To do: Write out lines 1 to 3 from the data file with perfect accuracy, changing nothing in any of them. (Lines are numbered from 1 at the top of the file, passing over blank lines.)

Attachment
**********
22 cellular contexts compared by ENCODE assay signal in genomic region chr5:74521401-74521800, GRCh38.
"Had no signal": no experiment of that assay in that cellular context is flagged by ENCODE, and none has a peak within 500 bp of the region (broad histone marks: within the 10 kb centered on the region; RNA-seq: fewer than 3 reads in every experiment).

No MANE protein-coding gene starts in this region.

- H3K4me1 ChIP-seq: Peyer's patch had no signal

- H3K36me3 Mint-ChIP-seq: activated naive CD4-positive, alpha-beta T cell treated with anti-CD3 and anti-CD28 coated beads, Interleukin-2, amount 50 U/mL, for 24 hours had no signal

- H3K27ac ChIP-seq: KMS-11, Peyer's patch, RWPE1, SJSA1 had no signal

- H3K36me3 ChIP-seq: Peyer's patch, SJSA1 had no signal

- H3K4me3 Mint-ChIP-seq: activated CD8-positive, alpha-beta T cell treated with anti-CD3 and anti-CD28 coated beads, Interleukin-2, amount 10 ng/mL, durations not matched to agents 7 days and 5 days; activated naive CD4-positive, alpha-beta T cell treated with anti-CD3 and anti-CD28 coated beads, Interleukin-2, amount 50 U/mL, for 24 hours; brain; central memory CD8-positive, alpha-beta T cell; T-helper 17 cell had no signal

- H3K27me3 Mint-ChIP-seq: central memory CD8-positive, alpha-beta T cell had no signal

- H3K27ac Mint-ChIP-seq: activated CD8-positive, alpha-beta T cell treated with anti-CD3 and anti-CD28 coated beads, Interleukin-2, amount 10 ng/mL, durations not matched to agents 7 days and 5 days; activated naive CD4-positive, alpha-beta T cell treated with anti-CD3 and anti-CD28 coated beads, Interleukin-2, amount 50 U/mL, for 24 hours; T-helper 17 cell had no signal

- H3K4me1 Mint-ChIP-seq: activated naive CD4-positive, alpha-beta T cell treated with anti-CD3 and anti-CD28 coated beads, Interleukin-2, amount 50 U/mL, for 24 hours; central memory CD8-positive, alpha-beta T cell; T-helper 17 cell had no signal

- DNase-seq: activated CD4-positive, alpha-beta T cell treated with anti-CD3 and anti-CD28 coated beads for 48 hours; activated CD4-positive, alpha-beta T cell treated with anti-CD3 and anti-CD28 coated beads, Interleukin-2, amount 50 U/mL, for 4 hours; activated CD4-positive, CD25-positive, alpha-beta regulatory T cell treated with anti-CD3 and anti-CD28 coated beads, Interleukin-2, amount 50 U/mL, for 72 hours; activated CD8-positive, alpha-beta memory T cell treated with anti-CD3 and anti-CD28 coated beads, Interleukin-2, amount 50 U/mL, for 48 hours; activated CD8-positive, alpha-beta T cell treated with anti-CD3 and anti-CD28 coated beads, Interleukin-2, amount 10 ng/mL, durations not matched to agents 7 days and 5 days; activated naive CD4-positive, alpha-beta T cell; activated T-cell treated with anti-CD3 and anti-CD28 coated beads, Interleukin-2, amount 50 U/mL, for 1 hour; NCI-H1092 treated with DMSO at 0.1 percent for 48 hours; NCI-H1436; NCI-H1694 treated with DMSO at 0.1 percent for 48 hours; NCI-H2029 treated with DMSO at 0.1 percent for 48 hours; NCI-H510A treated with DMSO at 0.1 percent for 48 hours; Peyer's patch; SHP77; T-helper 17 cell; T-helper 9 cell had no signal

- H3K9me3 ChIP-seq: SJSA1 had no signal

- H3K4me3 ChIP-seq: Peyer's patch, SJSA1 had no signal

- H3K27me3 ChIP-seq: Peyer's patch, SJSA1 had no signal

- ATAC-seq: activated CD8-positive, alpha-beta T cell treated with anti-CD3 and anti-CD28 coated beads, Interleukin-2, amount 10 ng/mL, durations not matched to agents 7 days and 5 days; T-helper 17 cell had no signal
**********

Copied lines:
22 cellular contexts compared by ENCODE assay signal in genomic region chr5:74521401-74521800, GRCh38.
"Had no signal": no experiment of that assay in that cellular context is flagged by ENCODE, and none has a peak within 500 bp of the region (broad histone marks: within the 10 kb centered on the region; RNA-seq: fewer than 3 reads in every experiment).

No MANE protein-coding gene starts in this region.